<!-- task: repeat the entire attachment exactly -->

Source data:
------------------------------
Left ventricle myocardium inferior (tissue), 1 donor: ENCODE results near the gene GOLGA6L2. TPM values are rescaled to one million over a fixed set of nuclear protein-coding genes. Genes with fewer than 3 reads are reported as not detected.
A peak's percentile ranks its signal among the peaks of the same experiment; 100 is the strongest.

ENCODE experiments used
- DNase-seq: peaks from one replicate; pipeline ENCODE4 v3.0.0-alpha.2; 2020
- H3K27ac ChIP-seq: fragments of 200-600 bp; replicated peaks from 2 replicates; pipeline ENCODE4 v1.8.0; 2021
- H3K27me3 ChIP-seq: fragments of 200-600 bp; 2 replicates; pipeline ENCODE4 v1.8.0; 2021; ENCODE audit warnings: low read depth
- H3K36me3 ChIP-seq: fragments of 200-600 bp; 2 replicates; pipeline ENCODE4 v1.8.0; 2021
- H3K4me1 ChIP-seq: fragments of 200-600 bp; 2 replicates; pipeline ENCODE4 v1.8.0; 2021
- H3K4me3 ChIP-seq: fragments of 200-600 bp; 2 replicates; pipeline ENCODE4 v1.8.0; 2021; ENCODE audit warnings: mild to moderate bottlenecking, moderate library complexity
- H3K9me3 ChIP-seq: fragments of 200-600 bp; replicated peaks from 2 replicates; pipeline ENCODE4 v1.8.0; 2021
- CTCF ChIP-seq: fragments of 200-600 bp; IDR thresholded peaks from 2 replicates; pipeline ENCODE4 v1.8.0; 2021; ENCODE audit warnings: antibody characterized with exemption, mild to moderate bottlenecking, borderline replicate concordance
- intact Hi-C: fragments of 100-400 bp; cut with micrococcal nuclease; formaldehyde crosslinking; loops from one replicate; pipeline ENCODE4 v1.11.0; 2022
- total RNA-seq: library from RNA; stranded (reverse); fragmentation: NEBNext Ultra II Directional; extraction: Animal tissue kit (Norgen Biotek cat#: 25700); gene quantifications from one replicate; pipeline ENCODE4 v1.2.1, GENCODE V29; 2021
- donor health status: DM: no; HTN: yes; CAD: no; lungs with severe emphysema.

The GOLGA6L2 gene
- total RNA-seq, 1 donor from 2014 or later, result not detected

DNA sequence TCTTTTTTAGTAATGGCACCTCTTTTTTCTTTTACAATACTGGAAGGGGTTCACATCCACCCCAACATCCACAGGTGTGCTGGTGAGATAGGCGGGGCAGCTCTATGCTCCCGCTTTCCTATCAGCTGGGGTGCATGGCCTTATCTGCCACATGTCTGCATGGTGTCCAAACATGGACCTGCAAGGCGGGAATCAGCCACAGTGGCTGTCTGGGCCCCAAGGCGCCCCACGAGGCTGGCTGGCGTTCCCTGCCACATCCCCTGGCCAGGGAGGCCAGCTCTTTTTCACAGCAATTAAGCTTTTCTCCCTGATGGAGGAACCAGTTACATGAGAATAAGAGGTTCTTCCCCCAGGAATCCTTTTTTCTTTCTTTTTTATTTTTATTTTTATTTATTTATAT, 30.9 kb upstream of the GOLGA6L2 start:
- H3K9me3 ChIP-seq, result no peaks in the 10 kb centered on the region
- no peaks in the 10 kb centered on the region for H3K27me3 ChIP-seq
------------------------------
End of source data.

Left ventricle myocardium inferior (tissue), 1 donor: ENCODE results near the gene GOLGA6L2. TPM values are rescaled to one million over a fixed set of nuclear protein-coding genes. Genes with fewer than 3 reads are reported as not detected.
A peak's percentile ranks its signal among the peaks of the same experiment; 100 is the strongest.

ENCODE experiments used
- DNase-seq: peaks from one replicate; pipeline ENCODE4 v3.0.0-alpha.2; 2020
- H3K27ac ChIP-seq: fragments of 200-600 bp; replicated peaks from 2 replicates; pipeline ENCODE4 v1.8.0; 2021
- H3K27me3 ChIP-seq: fragments of 200-600 bp; 2 replicates; pipeline ENCODE4 v1.8.0; 2021; ENCODE audit warnings: low read depth
- H3K36me3 ChIP-seq: fragments of 200-600 bp; 2 replicates; pipeline ENCODE4 v1.8.0; 2021
- H3K4me1 ChIP-seq: fragments of 200-600 bp; 2 replicates; pipeline ENCODE4 v1.8.0; 2021
- H3K4me3 ChIP-seq: fragments of 200-600 bp; 2 replicates; pipeline ENCODE4 v1.8.0; 2021; ENCODE audit warnings: mild to moderate bottlenecking, moderate library complexity
- H3K9me3 ChIP-seq: fragments of 200-600 bp; replicated peaks from 2 replicates; pipeline ENCODE4 v1.8.0; 2021
- CTCF ChIP-seq: fragments of 200-600 bp; IDR thresholded peaks from 2 replicates; pipeline ENCODE4 v1.8.0; 2021; ENCODE audit warnings: antibody characterized with exemption, mild to moderate bottlenecking, borderline replicate concordance
- intact Hi-C: fragments of 100-400 bp; cut with micrococcal nuclease; formaldehyde crosslinking; loops from one replicate; pipeline ENCODE4 v1.11.0; 2022
- total RNA-seq: library from RNA; stranded (reverse); fragmentation: NEBNext Ultra II Directional; extraction: Animal tissue kit (Norgen Biotek cat#: 25700); gene quantifications from one replicate; pipeline ENCODE4 v1.2.1, GENCODE V29; 2021
- donor health status: DM: no; HTN: yes; CAD: no; lungs with severe emphysema.

The GOLGA6L2 gene
- total RNA-seq, 1 donor from 2014 or later, result not detected

DNA sequence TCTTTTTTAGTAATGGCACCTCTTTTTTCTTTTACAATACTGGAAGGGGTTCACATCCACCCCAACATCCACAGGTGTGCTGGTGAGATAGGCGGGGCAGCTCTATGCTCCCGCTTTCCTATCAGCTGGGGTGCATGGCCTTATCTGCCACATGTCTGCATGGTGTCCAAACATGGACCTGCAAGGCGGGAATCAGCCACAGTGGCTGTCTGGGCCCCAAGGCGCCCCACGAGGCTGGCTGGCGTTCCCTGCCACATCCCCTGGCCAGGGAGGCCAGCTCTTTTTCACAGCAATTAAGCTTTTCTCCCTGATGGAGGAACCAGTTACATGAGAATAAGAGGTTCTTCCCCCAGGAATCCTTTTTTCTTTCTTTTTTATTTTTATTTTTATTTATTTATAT, 30.9 kb upstream of the GOLGA6L2 start:
- H3K9me3 ChIP-seq, result no peaks in the 10 kb centered on the region
- no peaks in the 10 kb centered on the region for H3K27me3 ChIP-seq